raised, and science would not be disgraced from time to time by those who are willing to trade on their scientific reputation.
The Competiton Fetich in Education.—"The dying out of the distinguished school of naturalists which this country once produced, and which culminated in Darwin, is a fact which scarcely admits of dispute," says W. T. Thiselton-Dyer in a recent article in Nature. "English naturalists of the generation which is now passing away have belonged to two groups. Some have been born to wealth, some to poverty. Class prejudice was against the one, means of livelihood against the other. The richer disciples of our art seem now to have gone irretrievably and to have no successors. The poorer have changed their tone. They tend to treat science as a career like the civil service." Mr. Thiselton-Dyer quotes a friend who believes the cause of this degeneration in the ideals of scientific workers to be due to the system of constant competitive trials, which it seems, in England as well as in the United States, pervades everything in the schools from Greek to athletics, and which completely overshadows the real reason and point for going to school. "This remarkable system begins, the masters of this and other schools told me, at about eight years old. There is no time to learn, to think, or observe. The boys must beat some other school in tennis or football, or must beat some one else in the history of the Punic wars. . . . The great object of education appears to be to have every boy competing for something absolutely useless to him in later life." This latter, of course, is something of an overstatement; but the indiscriminate encouragement of rivalry and subsidizing of the winner, without reference to the value of the knowledge which the success implies, has been steadily at work in our universities for some years, and has been one of the principal factors in bringing the college graduate into disrepute as an unpractical and many times really ignorant man. He quite loses his bearings when launched forth on the actual sea of life, judges questions from the limited standpoint of the local horizon which his alma mater has provided for him, and, worst of all, being a college graduate, is rather inclined to be supercilious at any suggestion that perhaps there are a few small scraps of knowledge which he is not yet master of. There have, however, quite recently been signs of reaction against the competitive system—at any rate, in athletics—and it is to be earnestly hoped that this reaction will extend itself to the whole curriculum. We may then, perhaps, expect to see an educational system based on the requirements of everyday life, and the graduates of our highest educational institutions taking their full share in the business and politics of the country.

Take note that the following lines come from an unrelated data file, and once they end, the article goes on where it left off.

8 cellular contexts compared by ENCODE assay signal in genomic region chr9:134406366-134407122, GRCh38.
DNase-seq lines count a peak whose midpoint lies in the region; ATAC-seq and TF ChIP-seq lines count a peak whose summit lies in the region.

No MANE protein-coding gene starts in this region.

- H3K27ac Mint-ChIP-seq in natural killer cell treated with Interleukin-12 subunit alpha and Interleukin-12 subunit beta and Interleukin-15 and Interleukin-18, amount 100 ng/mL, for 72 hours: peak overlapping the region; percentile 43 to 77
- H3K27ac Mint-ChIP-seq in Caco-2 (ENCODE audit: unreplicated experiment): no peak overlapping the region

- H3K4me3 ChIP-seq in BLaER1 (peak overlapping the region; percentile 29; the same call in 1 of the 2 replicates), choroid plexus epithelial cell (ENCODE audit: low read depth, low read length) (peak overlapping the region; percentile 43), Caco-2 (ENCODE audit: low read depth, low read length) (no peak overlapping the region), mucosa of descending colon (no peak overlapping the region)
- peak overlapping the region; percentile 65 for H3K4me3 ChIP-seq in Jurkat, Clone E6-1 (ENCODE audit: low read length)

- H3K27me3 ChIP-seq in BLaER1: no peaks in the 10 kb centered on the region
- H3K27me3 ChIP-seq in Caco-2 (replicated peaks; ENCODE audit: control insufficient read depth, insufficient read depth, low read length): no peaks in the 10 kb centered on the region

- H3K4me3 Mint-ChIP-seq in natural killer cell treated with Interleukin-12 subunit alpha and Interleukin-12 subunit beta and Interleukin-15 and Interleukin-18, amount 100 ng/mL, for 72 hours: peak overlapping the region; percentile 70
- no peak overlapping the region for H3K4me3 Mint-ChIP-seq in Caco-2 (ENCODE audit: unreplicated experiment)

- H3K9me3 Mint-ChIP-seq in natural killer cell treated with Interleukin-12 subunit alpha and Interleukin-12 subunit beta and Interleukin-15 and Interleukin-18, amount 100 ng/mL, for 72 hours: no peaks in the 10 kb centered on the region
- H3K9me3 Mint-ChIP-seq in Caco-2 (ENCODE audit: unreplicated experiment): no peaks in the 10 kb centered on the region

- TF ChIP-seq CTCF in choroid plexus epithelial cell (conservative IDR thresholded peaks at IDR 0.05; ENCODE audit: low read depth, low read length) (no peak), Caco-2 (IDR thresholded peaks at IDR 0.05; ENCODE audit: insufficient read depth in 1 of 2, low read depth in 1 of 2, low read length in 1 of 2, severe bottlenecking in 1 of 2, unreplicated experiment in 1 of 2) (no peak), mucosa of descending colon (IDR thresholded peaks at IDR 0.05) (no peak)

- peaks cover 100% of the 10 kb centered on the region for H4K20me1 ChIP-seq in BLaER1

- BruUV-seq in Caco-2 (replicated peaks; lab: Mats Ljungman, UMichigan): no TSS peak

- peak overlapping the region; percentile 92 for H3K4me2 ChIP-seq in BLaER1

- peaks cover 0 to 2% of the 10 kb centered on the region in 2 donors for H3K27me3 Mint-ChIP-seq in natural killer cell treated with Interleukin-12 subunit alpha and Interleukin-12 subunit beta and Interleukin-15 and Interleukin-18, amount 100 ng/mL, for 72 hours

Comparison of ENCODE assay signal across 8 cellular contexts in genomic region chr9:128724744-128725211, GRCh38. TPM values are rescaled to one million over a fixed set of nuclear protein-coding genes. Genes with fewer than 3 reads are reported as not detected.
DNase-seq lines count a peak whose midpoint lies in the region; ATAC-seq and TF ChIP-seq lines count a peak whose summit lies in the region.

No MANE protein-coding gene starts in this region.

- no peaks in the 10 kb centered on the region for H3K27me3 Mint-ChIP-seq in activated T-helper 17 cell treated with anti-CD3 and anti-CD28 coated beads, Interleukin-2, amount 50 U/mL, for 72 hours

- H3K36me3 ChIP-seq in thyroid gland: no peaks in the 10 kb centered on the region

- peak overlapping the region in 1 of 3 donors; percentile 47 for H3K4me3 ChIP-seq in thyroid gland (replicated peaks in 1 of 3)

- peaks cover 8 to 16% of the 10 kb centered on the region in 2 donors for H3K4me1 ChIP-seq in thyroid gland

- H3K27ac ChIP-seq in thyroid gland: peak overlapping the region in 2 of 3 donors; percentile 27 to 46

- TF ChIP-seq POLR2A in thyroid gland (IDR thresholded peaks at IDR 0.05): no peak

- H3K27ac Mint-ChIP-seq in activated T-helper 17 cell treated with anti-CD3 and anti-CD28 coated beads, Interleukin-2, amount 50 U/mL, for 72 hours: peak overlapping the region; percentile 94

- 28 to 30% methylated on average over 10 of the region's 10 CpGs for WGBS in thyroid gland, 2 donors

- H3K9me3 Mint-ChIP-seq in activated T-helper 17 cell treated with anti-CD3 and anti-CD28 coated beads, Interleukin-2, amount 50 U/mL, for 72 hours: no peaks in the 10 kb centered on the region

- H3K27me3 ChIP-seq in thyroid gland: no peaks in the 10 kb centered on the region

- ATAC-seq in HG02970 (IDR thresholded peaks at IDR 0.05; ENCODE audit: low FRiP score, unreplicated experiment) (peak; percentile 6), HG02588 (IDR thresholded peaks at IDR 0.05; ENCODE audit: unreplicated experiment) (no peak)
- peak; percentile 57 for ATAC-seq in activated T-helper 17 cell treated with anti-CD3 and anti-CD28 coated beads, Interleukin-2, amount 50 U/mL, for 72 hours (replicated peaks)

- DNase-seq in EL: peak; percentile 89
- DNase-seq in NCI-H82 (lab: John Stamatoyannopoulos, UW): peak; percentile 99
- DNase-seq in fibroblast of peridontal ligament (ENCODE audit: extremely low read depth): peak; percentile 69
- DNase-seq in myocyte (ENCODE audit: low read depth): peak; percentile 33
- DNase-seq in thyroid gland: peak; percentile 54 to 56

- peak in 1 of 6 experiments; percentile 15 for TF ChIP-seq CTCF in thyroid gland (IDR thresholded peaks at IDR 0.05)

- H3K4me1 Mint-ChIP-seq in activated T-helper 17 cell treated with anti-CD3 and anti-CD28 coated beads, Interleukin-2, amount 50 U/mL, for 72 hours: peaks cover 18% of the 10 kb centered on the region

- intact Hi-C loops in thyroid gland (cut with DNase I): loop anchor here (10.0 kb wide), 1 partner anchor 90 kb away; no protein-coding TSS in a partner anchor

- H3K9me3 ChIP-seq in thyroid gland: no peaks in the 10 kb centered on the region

A Natural Botanical Garden.—A somewhat curiously distributed flora is described as existing in the island of Sakhalin, at the northernmost end of the Japanese group. Its geological structure resembles that of Siberia much more nearly than that of Japan. Volcanoes, which are such a characteristic feature of Japan, are entirely wanting here, and the three parallel chains of mountains which form the backbone of the island are composed of Jurassic slate, Cretaceous strata, and Tertiary limestone, being similar in formation to those of Siberia. The mountains reach an average elevation of six thousand to seven thousand feet, and this, combined with the abnormal climatic conditions of the island, give rise to a very varied vegetable life. Although it lies between the latitudes of Trieste and Hamburg, its conditions of life are almost polar. Bathed by two cold marine currents, it is exposed without protection in winter to the cold northwest winds of the east Siberian anticyclone, and an abnormally cold winter as well as summer results. At sea level snow lies in open sunny spots even in May. Snowfalls occur to the end of May. Owing to the cold currents which surround the island, distance from the coast plays an important part in determining vegetable growth, and gives rise to anomalies perhaps observable in no other portion of the earth's surface. In Siberia and in central Europe it has many times been noticed that during the winter cold the mountain summits are much warmer than the plains. The same is true in Sakhalin. The cold and heavy winter's air collects in the lower regions, while above the mountain heights enjoy the warmer sea breeze. But even in summer, owing to the cold ocean